John Kiely: Limerick "stronger and better prepared to take on the championship"

Jerome O'Connell

Reporter:

Jerome O'Connell

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joconnell@limerickleader.ie

John Kiely: Limerick "stronger and better prepared to take on the championship"

Limerick hurling manager John Kiely

LIMERICK and Tipperary meet in senior hurling championship for the 68th time this Sunday afternoon.

The Gaelic Grounds will play host to the first of the 10 group games in the new-look Munster SHC.

The Premier County have won the last two provincial championship meetings, including a 4-23 to 1-16 win in their last visit to the Gaelic Grounds in 2015.

The 2016 All Ireland champions have won 35 of the previous, compared to 23 for Limerick but just seven weeks ago extra time was needed to separate the counties in the Allianz Hurling League semi final.

“Limerick teams always feel that when Tipperary come to town they that have a chance of doing well,” said Limerick manager John Kiely ahead of Sunday.

The Galbally man is leading Limerick into his second championship.

Pre-championship pundits have Limerick as dark horses.

”Not really! Not on championship form from last year or the year before,” said Kiely. 

2017 saw Limerick lose to Clare and Kilkenny – it was 2010 and previously 2008 since Limerick last suffered defeat in round one of the Munster SHC and then round one of the backdoor system.

”We know we have improved from last year when we had a very poor championship campaign - made some poor errors against Clare and conceded soft goals and probably played quite well against Kilkenny put weren’t efficient enough with it and we hit a lot of wides on the same night. The team has evolved a lot and I think we are a lot stronger and better prepared to take on the championship,” he outlined.

Limerick arrive at May 20 with 10 competitive games played in the 2018 season and the extra time league semi final against Tipperary, only defeat.

“I looked back and thought it was a high quality game, the speed of the game was ferocious, the physicality of the game was very intense and I was very pleased with the reaction of our players because they were able to step up and take the game to Tipperary,” explained Kiely.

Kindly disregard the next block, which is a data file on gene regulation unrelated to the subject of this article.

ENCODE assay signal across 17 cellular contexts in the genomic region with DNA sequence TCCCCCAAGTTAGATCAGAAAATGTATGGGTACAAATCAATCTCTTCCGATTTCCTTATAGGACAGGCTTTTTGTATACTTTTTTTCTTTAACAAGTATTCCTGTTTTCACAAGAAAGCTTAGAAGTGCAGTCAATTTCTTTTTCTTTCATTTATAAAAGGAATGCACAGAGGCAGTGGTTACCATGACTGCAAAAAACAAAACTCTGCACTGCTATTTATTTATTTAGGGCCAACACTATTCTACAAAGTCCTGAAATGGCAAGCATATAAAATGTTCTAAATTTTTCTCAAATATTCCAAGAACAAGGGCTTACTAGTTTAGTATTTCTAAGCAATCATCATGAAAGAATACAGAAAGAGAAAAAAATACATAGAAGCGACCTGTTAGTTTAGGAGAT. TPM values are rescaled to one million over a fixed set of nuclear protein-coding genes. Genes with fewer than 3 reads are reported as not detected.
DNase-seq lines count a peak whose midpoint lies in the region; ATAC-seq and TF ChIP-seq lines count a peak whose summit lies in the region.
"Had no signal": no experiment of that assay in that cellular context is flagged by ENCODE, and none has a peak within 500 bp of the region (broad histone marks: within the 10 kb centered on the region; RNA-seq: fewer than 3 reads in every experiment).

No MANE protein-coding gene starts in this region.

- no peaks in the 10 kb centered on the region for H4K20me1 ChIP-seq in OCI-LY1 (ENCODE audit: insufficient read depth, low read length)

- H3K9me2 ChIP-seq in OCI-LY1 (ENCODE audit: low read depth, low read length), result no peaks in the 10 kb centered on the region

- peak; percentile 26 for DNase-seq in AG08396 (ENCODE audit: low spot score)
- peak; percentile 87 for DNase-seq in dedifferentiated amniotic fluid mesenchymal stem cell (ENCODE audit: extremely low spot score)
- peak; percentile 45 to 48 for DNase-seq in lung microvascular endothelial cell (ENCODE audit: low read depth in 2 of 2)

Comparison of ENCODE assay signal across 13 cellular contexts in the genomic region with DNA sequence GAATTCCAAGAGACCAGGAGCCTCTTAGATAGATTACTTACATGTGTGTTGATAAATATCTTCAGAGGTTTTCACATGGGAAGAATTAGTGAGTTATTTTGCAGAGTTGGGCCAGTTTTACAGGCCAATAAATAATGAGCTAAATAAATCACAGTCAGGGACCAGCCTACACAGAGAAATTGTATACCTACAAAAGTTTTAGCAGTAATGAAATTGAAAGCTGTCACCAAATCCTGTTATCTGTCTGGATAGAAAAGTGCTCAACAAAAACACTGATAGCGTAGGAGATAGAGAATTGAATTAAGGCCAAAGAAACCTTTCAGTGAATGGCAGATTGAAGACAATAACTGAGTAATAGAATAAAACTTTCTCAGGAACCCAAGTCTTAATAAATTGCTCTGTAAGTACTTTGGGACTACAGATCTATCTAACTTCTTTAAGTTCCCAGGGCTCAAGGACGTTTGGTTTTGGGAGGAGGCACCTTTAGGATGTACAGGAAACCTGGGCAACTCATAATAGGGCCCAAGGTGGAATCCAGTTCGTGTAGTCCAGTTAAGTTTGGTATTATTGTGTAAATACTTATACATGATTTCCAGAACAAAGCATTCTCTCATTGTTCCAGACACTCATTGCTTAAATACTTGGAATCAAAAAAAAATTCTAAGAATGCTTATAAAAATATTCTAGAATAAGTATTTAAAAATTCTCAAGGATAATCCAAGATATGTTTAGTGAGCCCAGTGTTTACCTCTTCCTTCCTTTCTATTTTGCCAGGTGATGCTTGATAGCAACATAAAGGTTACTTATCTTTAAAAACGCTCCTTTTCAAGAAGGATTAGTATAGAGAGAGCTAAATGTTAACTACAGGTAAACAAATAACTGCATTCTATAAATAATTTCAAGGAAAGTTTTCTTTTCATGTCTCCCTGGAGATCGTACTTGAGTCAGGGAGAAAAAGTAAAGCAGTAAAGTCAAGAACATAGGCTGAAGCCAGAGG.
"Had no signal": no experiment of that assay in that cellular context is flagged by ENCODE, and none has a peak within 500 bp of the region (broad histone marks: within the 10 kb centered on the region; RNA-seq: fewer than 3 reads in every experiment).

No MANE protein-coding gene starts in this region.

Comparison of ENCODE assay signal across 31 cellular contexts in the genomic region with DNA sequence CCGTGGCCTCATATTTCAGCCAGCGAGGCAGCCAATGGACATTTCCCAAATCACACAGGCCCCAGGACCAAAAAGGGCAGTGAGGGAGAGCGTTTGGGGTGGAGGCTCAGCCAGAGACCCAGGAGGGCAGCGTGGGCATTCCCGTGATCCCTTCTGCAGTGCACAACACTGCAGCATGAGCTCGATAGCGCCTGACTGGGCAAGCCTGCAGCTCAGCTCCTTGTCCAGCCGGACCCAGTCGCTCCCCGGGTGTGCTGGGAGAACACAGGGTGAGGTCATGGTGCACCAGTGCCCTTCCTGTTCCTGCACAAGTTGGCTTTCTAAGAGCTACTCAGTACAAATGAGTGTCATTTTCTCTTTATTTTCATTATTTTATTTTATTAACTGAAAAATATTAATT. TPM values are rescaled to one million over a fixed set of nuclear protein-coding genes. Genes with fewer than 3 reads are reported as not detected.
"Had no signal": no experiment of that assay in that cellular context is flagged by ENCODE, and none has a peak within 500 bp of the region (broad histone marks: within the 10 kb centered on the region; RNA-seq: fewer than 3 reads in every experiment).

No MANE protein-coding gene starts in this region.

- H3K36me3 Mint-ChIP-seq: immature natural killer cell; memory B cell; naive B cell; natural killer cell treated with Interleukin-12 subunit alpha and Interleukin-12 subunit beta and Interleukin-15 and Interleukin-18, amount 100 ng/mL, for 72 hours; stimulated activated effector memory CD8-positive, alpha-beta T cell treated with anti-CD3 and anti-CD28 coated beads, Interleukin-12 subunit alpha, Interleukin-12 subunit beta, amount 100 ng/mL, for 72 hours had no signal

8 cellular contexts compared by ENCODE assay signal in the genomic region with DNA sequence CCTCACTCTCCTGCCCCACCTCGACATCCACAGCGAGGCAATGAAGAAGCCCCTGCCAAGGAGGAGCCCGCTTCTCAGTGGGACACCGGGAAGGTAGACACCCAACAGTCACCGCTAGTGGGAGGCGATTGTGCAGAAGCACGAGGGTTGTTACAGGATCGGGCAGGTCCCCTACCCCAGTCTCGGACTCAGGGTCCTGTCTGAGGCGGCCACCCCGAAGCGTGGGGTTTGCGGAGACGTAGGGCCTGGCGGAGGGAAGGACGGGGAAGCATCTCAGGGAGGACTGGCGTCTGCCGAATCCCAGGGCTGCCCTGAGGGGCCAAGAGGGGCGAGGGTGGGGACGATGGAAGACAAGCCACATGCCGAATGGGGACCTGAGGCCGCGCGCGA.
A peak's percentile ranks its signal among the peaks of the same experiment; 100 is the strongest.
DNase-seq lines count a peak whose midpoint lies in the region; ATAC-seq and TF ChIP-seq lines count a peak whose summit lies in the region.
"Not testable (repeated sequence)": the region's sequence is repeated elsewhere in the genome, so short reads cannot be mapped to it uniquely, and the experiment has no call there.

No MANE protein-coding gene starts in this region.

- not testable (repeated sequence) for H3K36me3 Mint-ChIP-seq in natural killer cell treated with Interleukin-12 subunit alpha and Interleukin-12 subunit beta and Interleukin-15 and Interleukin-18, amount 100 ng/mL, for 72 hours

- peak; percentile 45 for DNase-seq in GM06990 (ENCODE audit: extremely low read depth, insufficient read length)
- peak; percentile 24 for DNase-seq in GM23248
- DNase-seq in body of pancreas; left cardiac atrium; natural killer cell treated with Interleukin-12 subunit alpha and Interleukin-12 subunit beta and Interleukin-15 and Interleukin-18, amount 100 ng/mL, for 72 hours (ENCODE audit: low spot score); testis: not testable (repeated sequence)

“We were nearly there and had opportunities to win the game - we had a rather exciting end to the league with Galway, Clare and Tipp and they were all tight games. We put ourselves in some difficult positions in those games; ending up with big deficits to claw back but it was a good test of our character that we were able to respond in all the situations and put ourselves back into games with a chance to win.”

For Sunday (2.00), the bookies have Tipperary as 2/1 favourites.

“They are a really top class side that have ambitions and expectations to be in the All Ireland final this year and based on their form over the last six or seven years that’s justified,” said John Kiely.

Limerick do have home advantage and the manager hopes to make this count on Sunday and again on June 10 against Waterford.

”I think home venue is a huge factor - look at the last 10 years of championship matches or the National League and there is a huge correlation between venue and the home team winning,” he said.

With promotion from Division 1B of the league at the eighth attempt coming on the back of two All Ireland U-21 titles in three years, there is an increasing air of expectancy surrounding Limerick.

”There is no doubt, these lads be it inter-county underage at minor or U-21 or colleges be it Ardscoil Ris or UL or Mary I and Na Piarsaigh/Kilmallock that success should obviously help the journey of a player to be successful at senior level. It has to,” accepted Kiely

”They have won quite a lot at underage but ultimately for them as players, their sights are set on success at senior level and they won’t be happy with their own careers until they achieve some form of success at senior level. For me it’s about getting a group of players that will give themselves an opportunity at some point to be successful. If we end up in an opportunity where they can be successful, it’s up to them to seize the moment and take it.”

He added: “Nobody has a crystal ball that can say we are definitely going to be successful - you can only hope in sport that you give yourself an opportunity to be successful and that’s our hope that in the not too distant future we will give ourselves those opportunities to take a measure of success”.

Sunday is the start of a new-look group format in the Munster SHC.

”We are fortunate in that we have a break after game one so that will give us a chance to regroup but the other weeks will have a quick turnaround and quick turnarounds mean it will be very busy in terms of reviewing matches and getting prepped for the following game,” outlined Kiely.

“Two things will be important in this championship - one is freshness and for us I thought it was important that the players went away from us for two weeks in order to come back with with that freshness because we have been together all Winter and had a long league campaign going to the semi final. We have had three weeks into the Munster Championship and then five weeks of the round robin and who knows after that. That’s a long time together and mental tiredness and mental fatigue can set in if you have been together for too long and things can go sour very easily.”

He added: “The day after each championship match will be interesting - how county’s manage it. There are different ideas out there - I know what we are doing and what some other counties are doing and it will be interesting to see which will be the most successful. There is such little time to process the result and prepare for the game that is coming up. We are used to have two or three weeks to go again - will teams be able to regroup and go again. We are fortunate we have 20 going to college.”